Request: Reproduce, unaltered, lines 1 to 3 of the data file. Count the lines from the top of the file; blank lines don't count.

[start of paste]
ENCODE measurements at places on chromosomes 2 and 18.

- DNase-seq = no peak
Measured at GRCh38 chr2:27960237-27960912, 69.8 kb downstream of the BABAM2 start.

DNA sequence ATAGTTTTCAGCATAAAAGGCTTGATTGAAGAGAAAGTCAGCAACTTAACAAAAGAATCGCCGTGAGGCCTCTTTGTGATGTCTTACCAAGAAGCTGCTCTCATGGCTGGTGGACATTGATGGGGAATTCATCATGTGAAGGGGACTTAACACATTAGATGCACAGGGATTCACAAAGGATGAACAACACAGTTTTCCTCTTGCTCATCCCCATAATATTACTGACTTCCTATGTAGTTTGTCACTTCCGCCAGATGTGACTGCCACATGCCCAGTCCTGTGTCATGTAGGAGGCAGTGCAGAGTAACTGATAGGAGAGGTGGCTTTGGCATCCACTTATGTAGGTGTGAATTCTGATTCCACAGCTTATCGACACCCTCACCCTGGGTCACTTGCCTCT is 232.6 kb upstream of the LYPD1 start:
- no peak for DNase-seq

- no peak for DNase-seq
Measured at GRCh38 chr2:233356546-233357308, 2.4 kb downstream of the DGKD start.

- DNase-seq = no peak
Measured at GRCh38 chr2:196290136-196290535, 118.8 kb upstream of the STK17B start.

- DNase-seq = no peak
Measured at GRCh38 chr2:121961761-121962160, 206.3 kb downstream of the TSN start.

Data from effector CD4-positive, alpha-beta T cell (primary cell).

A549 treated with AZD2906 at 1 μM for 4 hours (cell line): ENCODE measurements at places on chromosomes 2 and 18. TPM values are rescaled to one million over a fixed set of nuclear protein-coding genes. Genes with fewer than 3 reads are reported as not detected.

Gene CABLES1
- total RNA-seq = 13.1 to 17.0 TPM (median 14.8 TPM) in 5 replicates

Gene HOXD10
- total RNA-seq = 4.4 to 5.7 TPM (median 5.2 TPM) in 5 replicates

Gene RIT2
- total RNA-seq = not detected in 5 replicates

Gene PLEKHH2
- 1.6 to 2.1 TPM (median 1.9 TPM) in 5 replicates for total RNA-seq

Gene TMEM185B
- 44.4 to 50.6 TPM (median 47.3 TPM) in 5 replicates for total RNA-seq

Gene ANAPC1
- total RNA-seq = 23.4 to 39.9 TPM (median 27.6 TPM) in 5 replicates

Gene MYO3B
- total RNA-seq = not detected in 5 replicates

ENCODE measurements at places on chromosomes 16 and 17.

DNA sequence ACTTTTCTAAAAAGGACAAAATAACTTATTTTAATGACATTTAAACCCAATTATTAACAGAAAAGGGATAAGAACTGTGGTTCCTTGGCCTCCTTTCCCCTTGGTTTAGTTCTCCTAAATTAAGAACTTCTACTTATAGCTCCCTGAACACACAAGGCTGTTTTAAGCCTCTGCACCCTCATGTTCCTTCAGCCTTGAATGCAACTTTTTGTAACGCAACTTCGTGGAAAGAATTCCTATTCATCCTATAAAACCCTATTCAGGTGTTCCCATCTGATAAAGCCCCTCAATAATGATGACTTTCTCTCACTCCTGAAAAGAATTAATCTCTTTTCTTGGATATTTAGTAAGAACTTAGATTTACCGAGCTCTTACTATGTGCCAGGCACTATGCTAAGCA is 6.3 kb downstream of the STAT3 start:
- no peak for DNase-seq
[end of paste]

ENCODE measurements at places on chromosomes 2 and 18.

- DNase-seq = no peak
Measured at GRCh38 chr2:27960237-27960912, 69.8 kb downstream of the BABAM2 start.